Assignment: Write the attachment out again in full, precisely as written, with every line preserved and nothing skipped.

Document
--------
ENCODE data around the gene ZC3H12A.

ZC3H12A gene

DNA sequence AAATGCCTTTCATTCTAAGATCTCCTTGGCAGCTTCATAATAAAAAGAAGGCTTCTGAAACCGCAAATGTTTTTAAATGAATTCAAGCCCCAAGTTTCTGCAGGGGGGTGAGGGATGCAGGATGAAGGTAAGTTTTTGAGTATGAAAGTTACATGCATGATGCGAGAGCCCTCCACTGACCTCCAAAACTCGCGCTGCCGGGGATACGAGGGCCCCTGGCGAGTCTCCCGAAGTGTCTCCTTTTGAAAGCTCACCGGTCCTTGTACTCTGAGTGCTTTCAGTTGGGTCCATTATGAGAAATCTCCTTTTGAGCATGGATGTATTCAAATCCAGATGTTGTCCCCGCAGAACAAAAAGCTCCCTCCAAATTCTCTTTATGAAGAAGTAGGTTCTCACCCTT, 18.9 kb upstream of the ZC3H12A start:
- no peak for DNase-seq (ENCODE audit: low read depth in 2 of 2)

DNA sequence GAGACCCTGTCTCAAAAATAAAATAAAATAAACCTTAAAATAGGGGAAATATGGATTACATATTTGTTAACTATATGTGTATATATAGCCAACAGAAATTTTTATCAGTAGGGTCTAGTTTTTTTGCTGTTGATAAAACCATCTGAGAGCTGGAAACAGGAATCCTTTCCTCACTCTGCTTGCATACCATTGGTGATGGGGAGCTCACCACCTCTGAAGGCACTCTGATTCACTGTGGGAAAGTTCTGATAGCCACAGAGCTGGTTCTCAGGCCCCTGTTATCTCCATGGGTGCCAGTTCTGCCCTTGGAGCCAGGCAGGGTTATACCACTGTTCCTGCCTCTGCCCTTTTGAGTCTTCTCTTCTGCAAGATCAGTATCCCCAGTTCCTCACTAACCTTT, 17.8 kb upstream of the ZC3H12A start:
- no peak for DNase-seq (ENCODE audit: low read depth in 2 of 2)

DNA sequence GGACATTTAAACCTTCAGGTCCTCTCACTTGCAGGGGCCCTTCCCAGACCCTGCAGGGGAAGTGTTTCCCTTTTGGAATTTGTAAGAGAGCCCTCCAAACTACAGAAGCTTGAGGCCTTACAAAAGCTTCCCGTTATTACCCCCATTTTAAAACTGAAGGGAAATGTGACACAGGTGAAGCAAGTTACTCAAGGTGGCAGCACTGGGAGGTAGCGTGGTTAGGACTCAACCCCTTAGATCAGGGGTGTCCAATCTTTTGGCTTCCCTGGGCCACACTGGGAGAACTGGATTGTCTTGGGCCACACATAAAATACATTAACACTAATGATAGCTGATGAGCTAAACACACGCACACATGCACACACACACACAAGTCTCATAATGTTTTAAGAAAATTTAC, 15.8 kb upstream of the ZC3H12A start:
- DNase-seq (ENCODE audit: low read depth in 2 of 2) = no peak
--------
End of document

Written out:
ENCODE data around the gene ZC3H12A.

ZC3H12A gene

DNA sequence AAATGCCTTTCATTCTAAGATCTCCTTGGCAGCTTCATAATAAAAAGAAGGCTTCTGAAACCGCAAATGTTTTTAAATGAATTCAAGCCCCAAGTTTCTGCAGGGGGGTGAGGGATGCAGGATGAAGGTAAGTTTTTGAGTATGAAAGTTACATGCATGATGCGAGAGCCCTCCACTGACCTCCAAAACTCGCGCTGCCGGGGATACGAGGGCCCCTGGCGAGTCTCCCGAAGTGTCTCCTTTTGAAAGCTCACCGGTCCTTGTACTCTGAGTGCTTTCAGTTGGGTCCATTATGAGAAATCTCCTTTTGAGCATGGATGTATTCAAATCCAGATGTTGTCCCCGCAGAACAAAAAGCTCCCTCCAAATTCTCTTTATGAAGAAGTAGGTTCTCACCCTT, 18.9 kb upstream of the ZC3H12A start:
- no peak for DNase-seq (ENCODE audit: low read depth in 2 of 2)

DNA sequence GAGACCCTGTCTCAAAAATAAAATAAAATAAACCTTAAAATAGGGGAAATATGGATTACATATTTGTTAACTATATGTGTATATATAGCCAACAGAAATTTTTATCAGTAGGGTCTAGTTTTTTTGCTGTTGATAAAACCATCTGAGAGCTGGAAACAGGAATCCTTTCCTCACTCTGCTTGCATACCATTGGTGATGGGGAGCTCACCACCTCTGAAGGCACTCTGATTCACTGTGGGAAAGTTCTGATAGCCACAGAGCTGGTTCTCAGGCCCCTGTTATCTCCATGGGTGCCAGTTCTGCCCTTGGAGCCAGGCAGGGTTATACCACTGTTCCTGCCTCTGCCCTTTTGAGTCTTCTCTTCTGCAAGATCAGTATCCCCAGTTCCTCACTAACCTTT, 17.8 kb upstream of the ZC3H12A start:
- no peak for DNase-seq (ENCODE audit: low read depth in 2 of 2)

DNA sequence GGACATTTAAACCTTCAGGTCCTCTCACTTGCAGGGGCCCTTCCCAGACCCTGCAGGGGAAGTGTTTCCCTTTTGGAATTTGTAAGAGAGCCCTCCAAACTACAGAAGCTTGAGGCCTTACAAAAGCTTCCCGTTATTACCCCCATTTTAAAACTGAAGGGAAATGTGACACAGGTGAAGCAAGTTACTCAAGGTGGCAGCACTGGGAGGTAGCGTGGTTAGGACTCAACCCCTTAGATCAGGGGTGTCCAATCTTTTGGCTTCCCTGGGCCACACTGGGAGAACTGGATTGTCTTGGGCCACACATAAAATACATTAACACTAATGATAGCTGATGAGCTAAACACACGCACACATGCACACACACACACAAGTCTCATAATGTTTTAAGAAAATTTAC, 15.8 kb upstream of the ZC3H12A start:
- DNase-seq (ENCODE audit: low read depth in 2 of 2) = no peak